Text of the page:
uptime, load average, and # cpus


 
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# 1  
uptime, load average, and # cpus

I was told that there is a correspondance between the number of cpus, the load averages, and when the cpus reach 100% capacity.

I have 4 cpus and said that once the numbers hit 4.00, my CPUs are 100% at capacity. load average: 0.08, 0.09, 0.11

Is that correct?

Thank you
# 2  
Assuming single-core CPUs - yes.
# 3  
I disagree.
Load avg is calculated from various system parameters. the highest weight has the nr of processes in the kernel runqueue which indicates high cpu usage but can also be caused by iowait.
load avg of 4 in a 4 cpu machine gives you a breath hint that your system is on heavy load but you may also see loads of 12 and higher when your system is really overloaded. following your these this would meen each core is used by 300%.
Use sar if you want to do detailed diagnostics
# 4  
Well,
the OP asked:

Quote:
I have 4 cpus and said that once the numbers hit 4.00, my CPUs are 100% at capacity
As far as I recall (I may be missing something) load average gives only the number of processes receiving service
from the CPUs at any given time and the load factor is calculated as load avg/#CPUs and a load factor > 2
could indicate that the CPU may be a bottleneck.

Quote:
... high cpu usage but can also be caused by iowait
...

Quote:
Originally Posted by www.linuxjournal.com/article/9001
The state in question is CPU load—not to be confused with CPU percentage. In fact, it is precisely the CPU load that is measured, because load averages do not include any processes or threads waiting on I/O, networking, databases or anything else not demanding the CPU.
For more detailed explanation see this article.
I suppose that the above could be OS dependent.
# 5  
I agree with the disagreement. The load value is calculated by scanning the processing table and it includes running processes, processes waiting for a cpu, and processes waiting with a priority lower than PZERO. That final category includes processes waiting for "fast i/o" to complete and other processes expected to need a cpu very soon. A load of 2 or 3 is not generally not a deal big on a single cpu system and it would be unusual for that to result in a cpu running at 100%. That would mean that the cpu is the bottleneck. Usually disk is the bottleneck. On a multi-cpu system, I tend to find that a load of 2 or 3 times the number of cpu's is generally tolerable. But the extra processes are generally increasing the load on the disk bottleneck and so the system must be balanced... it needs the i/o bandwidth to handle the extra processes.

But each system is different too. You really need to evaluate your own system to see what's going on.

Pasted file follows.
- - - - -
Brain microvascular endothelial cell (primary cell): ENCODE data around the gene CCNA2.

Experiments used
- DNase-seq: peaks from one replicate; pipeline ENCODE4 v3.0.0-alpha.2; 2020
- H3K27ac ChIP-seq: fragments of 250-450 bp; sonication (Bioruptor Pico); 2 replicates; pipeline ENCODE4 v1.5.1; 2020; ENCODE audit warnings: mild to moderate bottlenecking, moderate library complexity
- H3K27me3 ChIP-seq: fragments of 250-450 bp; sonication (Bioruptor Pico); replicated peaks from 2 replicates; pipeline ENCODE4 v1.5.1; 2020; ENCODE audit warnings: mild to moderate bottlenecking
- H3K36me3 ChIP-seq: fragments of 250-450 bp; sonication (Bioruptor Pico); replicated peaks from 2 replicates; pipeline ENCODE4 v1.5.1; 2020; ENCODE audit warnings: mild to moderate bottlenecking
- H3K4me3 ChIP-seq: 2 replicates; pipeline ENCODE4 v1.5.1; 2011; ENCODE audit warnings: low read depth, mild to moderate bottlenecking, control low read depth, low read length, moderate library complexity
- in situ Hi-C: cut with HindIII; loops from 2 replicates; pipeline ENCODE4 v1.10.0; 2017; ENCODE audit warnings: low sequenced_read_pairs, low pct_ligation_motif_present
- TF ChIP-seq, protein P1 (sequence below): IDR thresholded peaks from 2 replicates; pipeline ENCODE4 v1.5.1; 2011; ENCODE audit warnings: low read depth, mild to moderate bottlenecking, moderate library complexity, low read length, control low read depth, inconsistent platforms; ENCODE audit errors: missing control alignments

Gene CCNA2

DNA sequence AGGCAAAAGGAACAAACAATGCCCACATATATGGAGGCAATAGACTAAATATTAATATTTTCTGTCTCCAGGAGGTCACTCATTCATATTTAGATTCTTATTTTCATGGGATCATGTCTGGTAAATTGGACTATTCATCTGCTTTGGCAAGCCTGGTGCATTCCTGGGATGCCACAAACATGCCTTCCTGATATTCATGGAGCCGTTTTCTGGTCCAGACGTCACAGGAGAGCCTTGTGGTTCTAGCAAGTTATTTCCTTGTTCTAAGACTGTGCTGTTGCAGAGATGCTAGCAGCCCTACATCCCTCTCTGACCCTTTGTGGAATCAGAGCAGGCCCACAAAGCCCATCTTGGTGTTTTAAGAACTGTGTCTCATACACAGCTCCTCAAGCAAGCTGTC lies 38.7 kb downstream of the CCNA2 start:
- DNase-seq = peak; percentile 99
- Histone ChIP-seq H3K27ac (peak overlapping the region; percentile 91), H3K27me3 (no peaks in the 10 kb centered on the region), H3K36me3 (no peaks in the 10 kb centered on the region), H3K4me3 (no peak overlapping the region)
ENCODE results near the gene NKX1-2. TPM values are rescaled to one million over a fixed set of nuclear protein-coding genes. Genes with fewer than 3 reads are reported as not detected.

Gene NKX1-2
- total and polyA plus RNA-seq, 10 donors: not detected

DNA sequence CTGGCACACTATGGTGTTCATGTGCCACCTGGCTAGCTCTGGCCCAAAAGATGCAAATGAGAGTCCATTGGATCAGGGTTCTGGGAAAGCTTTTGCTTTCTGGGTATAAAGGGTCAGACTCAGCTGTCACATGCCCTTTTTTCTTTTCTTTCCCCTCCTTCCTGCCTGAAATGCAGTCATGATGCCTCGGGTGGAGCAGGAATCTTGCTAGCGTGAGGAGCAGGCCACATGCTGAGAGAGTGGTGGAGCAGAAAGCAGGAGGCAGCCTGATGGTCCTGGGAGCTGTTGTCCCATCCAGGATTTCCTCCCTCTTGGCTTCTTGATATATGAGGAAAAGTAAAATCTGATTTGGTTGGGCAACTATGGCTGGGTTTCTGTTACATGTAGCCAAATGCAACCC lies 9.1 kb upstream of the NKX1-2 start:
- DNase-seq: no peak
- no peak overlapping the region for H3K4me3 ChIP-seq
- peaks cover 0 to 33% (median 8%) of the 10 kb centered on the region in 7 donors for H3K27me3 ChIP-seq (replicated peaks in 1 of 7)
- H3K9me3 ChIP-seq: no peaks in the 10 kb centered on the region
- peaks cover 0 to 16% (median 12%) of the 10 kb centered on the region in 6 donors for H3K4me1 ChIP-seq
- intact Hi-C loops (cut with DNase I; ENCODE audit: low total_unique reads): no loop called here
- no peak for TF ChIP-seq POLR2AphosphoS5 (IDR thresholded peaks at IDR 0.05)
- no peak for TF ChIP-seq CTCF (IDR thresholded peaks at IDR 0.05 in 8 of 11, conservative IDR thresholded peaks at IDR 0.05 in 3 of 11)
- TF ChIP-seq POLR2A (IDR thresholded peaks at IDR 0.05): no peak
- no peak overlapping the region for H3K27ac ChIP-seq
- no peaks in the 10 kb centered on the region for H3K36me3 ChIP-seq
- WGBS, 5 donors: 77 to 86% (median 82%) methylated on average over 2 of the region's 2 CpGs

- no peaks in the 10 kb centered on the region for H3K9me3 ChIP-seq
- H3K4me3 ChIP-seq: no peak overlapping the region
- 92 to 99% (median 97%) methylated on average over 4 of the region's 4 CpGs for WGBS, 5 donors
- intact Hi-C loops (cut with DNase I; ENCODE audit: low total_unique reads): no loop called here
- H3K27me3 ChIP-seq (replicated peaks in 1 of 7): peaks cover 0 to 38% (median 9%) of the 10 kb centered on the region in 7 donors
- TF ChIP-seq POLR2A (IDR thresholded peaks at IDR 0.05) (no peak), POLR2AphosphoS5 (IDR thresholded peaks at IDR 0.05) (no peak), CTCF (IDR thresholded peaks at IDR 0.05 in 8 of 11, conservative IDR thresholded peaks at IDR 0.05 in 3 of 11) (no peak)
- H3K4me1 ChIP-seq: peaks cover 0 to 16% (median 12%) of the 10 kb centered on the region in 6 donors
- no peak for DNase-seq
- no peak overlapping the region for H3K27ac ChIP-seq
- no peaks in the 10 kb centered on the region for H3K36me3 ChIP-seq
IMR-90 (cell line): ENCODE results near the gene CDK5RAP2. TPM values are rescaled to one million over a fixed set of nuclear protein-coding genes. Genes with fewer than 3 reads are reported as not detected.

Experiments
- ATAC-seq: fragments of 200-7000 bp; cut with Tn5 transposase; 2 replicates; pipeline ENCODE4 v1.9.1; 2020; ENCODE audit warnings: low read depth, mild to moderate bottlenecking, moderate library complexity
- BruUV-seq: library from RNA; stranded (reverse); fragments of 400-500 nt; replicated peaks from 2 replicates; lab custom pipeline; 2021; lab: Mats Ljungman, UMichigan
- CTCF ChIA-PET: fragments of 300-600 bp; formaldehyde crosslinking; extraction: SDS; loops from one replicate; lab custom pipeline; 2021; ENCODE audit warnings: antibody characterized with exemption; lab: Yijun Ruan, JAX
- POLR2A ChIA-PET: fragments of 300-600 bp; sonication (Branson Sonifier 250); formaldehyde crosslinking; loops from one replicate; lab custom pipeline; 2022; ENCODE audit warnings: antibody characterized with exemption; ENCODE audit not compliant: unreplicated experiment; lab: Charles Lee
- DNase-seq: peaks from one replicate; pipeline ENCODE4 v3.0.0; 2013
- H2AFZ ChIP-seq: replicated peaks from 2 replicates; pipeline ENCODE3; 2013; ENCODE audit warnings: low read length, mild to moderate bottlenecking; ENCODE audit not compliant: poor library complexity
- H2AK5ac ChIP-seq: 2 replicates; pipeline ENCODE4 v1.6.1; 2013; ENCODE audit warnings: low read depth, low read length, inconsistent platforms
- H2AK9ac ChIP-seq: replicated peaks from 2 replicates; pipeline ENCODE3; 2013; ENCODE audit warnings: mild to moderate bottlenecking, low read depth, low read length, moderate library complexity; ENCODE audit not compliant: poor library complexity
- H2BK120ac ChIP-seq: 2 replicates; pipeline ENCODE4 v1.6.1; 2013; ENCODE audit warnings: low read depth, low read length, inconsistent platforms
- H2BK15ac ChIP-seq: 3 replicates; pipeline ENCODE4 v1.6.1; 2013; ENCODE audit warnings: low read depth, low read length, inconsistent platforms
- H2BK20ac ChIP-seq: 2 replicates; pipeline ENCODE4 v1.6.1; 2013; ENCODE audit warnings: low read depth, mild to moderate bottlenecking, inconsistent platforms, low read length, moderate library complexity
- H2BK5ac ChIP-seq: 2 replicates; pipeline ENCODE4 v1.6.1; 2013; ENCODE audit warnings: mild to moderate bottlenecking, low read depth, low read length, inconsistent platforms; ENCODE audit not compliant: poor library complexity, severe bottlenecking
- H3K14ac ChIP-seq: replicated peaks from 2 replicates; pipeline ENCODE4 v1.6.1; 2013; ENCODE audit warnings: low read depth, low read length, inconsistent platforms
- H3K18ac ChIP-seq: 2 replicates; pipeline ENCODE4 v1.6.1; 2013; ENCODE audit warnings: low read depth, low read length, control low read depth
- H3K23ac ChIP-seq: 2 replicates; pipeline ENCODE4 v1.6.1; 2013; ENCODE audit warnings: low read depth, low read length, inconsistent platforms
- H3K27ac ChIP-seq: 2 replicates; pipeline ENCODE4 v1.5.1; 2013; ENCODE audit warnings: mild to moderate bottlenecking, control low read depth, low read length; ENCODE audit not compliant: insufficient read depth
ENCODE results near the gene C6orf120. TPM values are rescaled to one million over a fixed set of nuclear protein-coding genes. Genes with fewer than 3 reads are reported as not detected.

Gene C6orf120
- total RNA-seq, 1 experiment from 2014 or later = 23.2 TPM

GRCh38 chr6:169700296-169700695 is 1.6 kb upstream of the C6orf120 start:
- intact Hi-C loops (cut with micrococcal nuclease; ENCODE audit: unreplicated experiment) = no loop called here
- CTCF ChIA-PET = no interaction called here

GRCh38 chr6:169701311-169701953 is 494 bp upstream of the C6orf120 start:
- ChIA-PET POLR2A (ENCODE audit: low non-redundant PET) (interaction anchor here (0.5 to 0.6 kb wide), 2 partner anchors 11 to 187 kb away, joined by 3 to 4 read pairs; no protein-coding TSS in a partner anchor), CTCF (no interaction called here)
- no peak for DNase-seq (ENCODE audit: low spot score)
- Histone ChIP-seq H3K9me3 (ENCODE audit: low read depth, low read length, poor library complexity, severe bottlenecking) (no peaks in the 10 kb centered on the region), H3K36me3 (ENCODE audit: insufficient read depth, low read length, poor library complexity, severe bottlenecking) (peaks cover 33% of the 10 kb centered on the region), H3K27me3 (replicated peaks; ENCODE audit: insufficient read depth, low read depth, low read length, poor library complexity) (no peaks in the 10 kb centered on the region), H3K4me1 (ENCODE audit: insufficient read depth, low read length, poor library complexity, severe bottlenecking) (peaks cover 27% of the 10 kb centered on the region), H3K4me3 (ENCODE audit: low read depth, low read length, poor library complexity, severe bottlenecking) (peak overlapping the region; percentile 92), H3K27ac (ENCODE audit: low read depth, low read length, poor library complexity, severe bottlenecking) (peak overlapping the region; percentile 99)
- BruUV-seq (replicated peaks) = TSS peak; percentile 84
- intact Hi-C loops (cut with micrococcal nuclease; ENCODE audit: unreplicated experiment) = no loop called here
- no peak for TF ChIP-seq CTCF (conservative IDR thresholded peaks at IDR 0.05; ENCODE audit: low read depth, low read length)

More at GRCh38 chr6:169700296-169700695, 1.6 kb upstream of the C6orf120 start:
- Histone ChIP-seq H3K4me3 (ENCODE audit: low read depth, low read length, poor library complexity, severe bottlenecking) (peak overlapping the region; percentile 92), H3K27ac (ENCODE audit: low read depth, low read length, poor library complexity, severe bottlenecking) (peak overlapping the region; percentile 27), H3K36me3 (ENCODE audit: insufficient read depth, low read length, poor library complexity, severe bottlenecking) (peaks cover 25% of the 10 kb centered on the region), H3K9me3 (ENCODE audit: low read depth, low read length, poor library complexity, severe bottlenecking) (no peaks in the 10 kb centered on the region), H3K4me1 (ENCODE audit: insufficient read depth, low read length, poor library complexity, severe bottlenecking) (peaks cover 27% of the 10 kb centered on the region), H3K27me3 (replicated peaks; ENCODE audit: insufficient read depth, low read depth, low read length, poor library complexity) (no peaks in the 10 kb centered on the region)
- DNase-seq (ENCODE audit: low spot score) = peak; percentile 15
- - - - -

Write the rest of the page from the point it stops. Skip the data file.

# 6  
I cannot personally comment if avg load includes I/O waits or not
(I was searching and reading on Internet) and I assume that
Perderabo gave the correct answer.
I also believe that I misread the following statement: CPUs are 100% at capacity.
I wanted to point out that a load factor of 1 means the CPU(s) is/are not overloaded and
is/are running at capacity (my misunderstanding of the english expression, I suppose).
And that a load factor between 1 and 2 it should be generally OK,
as far as the CPU capacity is concerned, and that more than 2
could indicate overloading (i.e. there are processes in runnable state).

P.S. Yet another reason not to post when the answer should include more than oneline Smilie

Last edited by radoulov; 10-31-2008 at 02:06 PM..
# 7  
The load average is a statistic invented at BSD and the concept has migrated from there to most versions of unix pretty much intact. Linux was a complete reimplementation and I too find conflicting information in various Linux articles on the Internet. So I read the kernel source code to get a straight answer. The statistic is calculated in the module called timer.c This excerpt is relevant:
Code:
/*
 * Nr of active tasks - counted in fixed-point numbers
 */
static unsigned long count_active_tasks(void)
{
	struct task_struct *p;
	unsigned long nr = 0;

	read_lock(&tasklist_lock);
	for_each_task(p) {
		if ((p->state == TASK_RUNNING ||
		     (p->state & TASK_UNINTERRUPTIBLE)))
			nr += FIXED_1;
	}
	read_unlock(&tasklist_lock);
	return nr;
}

/*
 * Hmm.. Changed this, as the GNU make sources (load.c) seems to
 * imply that avenrun[] is the standard name for this kind of thing.
 * Nothing else seems to be standardized: the fractional size etc
 * all seem to differ on different machines.
 */
unsigned long avenrun[3];

static inline void calc_load(unsigned long ticks)
{
	unsigned long active_tasks; /* fixed-point */
	static int count = LOAD_FREQ;

	count -= ticks;
	if (count < 0) {
		count += LOAD_FREQ;
		active_tasks = count_active_tasks();
		CALC_LOAD(avenrun[0], EXP_1, active_tasks);
		CALC_LOAD(avenrun[1], EXP_5, active_tasks);
		CALC_LOAD(avenrun[2], EXP_15, active_tasks);
	}
}

So a task is counted if it is in the states:
TASK_UNINTERRUPTIBLE
TASK_RUNNING

TASK_UNINTERRUPTIBLE is the exact equivalent of sleeping with a priority lower than PZERO and this does indeed include all "fast I/O". TASK_RUNNING does not mean it currently has a CPU, rather it like the Unix run queue. So even in Linux, the "load" is a count of processes that need CPU now or very soon.
 

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